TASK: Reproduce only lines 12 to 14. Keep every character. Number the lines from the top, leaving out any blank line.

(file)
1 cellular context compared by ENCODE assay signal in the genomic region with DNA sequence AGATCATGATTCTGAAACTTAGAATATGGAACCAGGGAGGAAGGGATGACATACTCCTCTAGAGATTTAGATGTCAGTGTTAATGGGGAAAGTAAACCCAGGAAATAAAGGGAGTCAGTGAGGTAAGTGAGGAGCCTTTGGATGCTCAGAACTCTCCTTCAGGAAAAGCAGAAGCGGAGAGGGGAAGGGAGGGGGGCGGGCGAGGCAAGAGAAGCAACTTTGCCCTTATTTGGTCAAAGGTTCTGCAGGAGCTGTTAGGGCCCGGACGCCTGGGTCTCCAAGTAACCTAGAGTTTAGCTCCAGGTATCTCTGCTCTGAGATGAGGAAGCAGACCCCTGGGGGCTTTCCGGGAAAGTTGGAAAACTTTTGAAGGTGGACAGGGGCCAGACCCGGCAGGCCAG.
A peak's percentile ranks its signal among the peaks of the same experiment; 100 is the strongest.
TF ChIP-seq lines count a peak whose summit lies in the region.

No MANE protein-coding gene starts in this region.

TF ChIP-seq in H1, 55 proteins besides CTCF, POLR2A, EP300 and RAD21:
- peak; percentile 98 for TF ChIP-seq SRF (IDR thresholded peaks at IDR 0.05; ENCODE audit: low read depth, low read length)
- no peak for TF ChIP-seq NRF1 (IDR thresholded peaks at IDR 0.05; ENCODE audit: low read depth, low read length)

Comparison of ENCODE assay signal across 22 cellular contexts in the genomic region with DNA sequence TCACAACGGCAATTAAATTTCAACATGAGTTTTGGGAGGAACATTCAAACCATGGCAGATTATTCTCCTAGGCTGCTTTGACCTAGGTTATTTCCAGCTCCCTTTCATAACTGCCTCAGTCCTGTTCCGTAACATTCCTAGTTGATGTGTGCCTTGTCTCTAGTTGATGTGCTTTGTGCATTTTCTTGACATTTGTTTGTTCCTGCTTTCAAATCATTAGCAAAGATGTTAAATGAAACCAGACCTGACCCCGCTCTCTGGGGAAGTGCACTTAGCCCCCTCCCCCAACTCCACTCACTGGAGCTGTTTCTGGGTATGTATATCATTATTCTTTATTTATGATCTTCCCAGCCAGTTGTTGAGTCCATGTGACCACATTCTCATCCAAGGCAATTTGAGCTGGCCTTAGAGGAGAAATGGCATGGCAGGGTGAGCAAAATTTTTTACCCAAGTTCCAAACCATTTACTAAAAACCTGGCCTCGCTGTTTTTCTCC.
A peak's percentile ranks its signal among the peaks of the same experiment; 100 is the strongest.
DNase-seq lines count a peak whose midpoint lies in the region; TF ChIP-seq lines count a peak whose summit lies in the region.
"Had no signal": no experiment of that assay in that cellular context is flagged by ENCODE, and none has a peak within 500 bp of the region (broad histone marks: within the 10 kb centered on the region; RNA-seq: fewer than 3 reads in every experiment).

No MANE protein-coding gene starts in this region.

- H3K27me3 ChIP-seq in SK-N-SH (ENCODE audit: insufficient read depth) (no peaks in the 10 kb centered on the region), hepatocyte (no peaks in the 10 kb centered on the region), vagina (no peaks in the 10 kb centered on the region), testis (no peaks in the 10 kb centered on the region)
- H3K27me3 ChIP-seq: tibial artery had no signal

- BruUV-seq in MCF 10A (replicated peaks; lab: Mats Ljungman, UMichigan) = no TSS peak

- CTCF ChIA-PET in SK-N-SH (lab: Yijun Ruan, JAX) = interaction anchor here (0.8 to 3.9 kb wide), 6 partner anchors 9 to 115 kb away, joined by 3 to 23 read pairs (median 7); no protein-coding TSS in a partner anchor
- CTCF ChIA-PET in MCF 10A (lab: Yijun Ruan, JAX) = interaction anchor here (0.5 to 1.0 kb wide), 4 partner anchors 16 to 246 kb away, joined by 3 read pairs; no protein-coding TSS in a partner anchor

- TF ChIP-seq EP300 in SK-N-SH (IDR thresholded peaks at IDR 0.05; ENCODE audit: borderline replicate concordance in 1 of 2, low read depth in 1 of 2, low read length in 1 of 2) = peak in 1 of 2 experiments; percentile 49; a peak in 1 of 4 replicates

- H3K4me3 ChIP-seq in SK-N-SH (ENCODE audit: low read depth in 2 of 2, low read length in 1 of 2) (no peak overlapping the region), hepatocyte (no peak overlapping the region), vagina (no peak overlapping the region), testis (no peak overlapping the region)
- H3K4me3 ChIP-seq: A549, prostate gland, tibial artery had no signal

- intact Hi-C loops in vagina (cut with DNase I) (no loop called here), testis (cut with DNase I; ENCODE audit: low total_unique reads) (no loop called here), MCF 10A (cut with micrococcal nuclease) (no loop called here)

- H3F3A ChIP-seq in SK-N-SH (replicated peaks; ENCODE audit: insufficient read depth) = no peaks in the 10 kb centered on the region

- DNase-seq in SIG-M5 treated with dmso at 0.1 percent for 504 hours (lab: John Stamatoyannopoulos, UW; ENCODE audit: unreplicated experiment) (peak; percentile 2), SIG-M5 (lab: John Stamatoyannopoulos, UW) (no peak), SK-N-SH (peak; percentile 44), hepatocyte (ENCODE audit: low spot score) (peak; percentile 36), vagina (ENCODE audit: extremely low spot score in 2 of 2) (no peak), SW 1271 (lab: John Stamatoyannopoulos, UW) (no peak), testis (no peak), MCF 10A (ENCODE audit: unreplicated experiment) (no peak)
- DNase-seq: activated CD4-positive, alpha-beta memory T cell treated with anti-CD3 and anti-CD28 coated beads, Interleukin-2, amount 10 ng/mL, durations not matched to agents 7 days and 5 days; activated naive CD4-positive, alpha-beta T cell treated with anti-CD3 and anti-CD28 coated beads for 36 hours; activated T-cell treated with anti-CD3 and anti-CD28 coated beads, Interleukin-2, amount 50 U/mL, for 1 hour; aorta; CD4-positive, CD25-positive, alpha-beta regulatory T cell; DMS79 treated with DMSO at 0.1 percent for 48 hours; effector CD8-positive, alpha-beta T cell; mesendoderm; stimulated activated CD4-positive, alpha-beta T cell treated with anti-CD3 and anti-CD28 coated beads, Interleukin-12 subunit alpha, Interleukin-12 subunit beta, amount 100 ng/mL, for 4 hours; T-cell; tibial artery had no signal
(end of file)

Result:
No MANE protein-coding gene starts in this region.

- H3K27me3 ChIP-seq in SK-N-SH (ENCODE audit: insufficient read depth) (no peaks in the 10 kb centered on the region), hepatocyte (no peaks in the 10 kb centered on the region), vagina (no peaks in the 10 kb centered on the region), testis (no peaks in the 10 kb centered on the region)
- H3K27me3 ChIP-seq: tibial artery had no signal